"The FDA is working hard to try to make medicines palatable to kids. But, there's a fine line between making a medicine such that a child is willing to take it, but not making it so tasty that they want to take it all the time. It's not an easy science," said Dr. Robert Squires, clinical director of pediatric gastroenterology at Children's Hospital of Pittsburgh.
"I think that if companies that make medicines could make them to look less like candy, then less unintentional ingestions will occur in kids," said Gittelman.
She also said that it's important to lock up medications and keep them in their original packaging. Almost one-quarter of the teachers in the study said that medications weren't locked up or out of reach in their homes.
A second study -- this one done by adults and scheduled for presentation at the same meeting -- found that in 24 homes with children between 2 and 6 years old, 22 percent of medications weren't stored safely. That included 30 percent of drugs containing acetaminophen (Tylenol).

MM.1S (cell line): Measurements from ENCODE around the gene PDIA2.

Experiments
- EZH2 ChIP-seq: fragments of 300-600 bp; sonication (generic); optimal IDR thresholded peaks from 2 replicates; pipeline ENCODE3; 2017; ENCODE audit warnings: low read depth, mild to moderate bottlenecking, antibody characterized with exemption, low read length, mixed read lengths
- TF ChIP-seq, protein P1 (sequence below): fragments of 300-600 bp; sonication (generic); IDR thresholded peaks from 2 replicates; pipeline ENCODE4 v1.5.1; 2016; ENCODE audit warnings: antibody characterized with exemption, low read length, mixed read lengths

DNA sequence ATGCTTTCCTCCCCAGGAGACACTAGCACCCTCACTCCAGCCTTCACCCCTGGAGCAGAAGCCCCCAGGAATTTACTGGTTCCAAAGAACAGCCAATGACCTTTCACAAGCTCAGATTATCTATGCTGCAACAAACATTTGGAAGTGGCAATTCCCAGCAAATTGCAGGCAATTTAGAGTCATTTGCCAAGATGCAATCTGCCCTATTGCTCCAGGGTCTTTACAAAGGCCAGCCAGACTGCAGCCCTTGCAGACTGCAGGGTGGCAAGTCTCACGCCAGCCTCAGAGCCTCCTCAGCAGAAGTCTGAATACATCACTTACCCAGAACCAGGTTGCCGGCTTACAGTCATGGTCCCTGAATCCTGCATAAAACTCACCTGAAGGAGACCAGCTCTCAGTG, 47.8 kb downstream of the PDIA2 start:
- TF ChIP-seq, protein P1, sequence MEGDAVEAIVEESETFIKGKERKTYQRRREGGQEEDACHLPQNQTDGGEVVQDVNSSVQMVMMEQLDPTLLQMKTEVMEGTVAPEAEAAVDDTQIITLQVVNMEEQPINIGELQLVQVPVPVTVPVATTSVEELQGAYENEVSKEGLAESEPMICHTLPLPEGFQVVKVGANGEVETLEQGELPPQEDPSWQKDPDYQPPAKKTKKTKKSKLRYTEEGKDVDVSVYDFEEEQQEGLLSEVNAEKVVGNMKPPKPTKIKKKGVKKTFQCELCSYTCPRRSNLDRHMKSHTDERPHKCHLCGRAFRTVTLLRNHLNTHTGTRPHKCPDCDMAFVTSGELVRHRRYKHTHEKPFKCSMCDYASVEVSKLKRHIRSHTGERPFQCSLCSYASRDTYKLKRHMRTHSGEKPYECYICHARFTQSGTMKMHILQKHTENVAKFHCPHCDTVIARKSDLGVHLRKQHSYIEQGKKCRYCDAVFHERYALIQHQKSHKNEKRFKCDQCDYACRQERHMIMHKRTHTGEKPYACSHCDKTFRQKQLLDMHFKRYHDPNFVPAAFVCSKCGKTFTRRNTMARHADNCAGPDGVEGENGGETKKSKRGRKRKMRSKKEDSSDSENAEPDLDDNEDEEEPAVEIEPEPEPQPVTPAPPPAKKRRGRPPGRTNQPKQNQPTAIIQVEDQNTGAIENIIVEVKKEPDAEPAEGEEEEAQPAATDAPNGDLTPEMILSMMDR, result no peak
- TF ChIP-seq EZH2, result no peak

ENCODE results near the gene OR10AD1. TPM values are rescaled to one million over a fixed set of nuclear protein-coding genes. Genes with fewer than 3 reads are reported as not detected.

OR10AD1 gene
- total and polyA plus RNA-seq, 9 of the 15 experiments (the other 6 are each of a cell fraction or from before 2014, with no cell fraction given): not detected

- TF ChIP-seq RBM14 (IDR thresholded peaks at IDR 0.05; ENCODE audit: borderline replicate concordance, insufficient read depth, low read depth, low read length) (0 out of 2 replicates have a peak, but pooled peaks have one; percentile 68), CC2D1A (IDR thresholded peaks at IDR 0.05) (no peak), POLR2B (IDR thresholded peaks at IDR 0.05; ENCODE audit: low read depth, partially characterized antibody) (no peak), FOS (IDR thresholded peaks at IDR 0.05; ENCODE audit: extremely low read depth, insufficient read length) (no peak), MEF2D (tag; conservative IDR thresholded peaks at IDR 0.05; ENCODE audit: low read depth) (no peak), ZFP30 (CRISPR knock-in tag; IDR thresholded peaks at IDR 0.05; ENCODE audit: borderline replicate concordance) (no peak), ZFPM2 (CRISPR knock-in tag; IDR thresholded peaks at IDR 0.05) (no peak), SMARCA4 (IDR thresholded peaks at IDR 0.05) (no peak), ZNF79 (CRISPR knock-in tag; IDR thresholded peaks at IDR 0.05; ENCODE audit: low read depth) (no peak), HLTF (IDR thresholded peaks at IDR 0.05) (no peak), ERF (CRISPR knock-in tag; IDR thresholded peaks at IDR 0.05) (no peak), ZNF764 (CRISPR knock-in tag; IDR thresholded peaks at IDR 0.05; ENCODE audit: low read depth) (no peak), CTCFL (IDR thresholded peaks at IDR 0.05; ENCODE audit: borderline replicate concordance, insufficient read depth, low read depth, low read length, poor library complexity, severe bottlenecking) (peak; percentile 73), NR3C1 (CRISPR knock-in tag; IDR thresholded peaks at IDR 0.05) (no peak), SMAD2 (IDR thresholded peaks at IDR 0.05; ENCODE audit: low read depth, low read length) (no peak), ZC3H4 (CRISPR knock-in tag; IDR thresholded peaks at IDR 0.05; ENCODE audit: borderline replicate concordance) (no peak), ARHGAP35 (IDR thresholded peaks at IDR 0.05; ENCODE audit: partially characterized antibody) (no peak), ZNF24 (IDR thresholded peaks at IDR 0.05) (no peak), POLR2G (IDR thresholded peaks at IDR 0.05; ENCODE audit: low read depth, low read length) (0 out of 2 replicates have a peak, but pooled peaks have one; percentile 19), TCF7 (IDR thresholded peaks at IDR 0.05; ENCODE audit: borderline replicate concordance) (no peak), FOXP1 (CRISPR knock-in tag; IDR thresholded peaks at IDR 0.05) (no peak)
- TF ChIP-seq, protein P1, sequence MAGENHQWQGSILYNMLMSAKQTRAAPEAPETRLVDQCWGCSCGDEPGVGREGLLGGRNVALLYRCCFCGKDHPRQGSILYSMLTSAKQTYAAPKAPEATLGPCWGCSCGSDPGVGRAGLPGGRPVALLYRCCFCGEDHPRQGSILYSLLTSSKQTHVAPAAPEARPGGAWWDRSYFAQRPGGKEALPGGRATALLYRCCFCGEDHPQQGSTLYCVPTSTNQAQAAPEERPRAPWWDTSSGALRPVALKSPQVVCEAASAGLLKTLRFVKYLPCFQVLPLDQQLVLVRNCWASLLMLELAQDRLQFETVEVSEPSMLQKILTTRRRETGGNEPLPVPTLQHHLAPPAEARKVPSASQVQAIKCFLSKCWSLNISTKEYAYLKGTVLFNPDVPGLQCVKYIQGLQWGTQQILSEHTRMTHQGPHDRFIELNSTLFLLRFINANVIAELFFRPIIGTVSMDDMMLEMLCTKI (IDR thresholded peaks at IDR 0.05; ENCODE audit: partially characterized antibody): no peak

That finding is particularly important because acetaminophen can be toxic to children when consumed in higher-than-approved doses.
But, said Squires, it's understandable that parents might underestimate the risk posed by acetaminophen. "When you can go to a big box store and buy enough acetaminophen to kill 30 people, it's hard to think that could be harmful," he explained.
"I wouldn't want people to be afraid of acetaminophen. Acetaminophen is a very good medicine when taken in a standard dose," said Squires. But, when taken in large quantities, the drug can cause liver failure. "Recent data suggests that about 12 percent of acute liver failure in kids is from acetaminophen. And, about one-third of kids attempting suicide between 10 and 17 years old take too much acetaminophen," Squires noted.
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